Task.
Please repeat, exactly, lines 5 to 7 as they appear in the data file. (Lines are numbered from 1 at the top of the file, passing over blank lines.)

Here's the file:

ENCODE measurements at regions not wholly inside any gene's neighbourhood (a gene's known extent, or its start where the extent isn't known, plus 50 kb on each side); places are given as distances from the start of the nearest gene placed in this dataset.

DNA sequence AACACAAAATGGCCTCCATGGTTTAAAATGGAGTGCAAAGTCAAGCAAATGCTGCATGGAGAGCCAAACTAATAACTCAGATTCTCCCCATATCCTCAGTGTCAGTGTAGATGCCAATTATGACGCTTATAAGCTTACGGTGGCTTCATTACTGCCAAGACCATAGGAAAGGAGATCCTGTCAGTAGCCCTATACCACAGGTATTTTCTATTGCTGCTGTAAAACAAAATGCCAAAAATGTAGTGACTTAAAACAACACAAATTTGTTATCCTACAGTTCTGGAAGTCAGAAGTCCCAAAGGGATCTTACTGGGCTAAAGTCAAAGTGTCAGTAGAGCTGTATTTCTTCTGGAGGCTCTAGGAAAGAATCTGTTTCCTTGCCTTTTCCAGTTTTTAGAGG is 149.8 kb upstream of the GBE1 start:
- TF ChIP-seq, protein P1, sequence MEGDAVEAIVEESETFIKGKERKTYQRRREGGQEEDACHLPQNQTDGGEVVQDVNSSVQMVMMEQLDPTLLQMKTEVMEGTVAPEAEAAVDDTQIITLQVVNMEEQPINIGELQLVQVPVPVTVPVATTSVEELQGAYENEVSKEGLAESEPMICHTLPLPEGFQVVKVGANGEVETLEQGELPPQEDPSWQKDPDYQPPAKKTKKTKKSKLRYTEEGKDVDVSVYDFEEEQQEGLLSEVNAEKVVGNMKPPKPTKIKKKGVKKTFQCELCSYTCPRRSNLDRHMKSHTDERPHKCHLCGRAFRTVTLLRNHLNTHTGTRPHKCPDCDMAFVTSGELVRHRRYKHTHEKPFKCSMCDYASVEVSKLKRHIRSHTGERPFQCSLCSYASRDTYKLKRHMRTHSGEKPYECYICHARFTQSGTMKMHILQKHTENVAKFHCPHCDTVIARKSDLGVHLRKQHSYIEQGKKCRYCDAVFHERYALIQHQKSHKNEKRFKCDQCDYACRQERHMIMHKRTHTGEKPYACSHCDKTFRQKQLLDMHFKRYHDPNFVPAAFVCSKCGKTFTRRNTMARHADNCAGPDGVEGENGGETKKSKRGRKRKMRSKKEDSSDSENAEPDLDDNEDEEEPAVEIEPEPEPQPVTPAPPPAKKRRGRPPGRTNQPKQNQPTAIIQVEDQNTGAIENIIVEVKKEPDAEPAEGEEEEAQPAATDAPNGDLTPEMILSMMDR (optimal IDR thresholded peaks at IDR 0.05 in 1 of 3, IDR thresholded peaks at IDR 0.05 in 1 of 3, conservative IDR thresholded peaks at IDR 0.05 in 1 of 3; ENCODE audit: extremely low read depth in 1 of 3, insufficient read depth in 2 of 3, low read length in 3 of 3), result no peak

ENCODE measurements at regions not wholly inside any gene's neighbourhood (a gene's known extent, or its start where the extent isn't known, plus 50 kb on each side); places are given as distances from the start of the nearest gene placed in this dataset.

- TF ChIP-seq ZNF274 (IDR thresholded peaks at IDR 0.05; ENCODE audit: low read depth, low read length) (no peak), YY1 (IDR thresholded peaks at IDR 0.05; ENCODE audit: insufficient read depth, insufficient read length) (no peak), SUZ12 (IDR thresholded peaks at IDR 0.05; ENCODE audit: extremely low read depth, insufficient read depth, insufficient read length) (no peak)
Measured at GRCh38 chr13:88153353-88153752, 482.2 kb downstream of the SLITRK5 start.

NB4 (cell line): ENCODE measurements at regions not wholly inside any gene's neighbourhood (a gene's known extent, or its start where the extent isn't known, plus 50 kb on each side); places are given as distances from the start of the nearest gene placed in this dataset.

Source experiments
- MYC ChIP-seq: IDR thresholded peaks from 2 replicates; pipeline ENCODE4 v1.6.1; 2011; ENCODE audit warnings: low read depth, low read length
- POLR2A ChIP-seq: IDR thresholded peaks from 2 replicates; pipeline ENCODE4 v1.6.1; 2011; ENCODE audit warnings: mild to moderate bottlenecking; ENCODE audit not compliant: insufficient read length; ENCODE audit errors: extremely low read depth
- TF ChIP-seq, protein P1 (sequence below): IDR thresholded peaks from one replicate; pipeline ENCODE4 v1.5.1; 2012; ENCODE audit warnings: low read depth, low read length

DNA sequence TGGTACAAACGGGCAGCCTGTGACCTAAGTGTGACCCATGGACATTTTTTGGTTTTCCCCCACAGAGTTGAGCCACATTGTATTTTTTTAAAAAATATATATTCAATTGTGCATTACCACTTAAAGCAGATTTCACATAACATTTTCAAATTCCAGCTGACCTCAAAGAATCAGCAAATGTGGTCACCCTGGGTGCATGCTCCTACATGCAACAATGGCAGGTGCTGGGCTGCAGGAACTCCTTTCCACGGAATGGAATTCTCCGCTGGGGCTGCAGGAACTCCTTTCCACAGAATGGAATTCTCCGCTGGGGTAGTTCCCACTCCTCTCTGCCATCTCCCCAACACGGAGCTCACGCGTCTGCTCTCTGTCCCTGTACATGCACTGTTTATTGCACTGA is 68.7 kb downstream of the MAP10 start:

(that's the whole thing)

- TF ChIP-seq ZNF274 (IDR thresholded peaks at IDR 0.05; ENCODE audit: low read depth, low read length) (no peak), YY1 (IDR thresholded peaks at IDR 0.05; ENCODE audit: insufficient read depth, insufficient read length) (no peak), SUZ12 (IDR thresholded peaks at IDR 0.05; ENCODE audit: extremely low read depth, insufficient read depth, insufficient read length) (no peak)
Measured at GRCh38 chr13:88153353-88153752, 482.2 kb downstream of the SLITRK5 start.

NB4 (cell line): ENCODE measurements at regions not wholly inside any gene's neighbourhood (a gene's known extent, or its start where the extent isn't known, plus 50 kb on each side); places are given as distances from the start of the nearest gene placed in this dataset.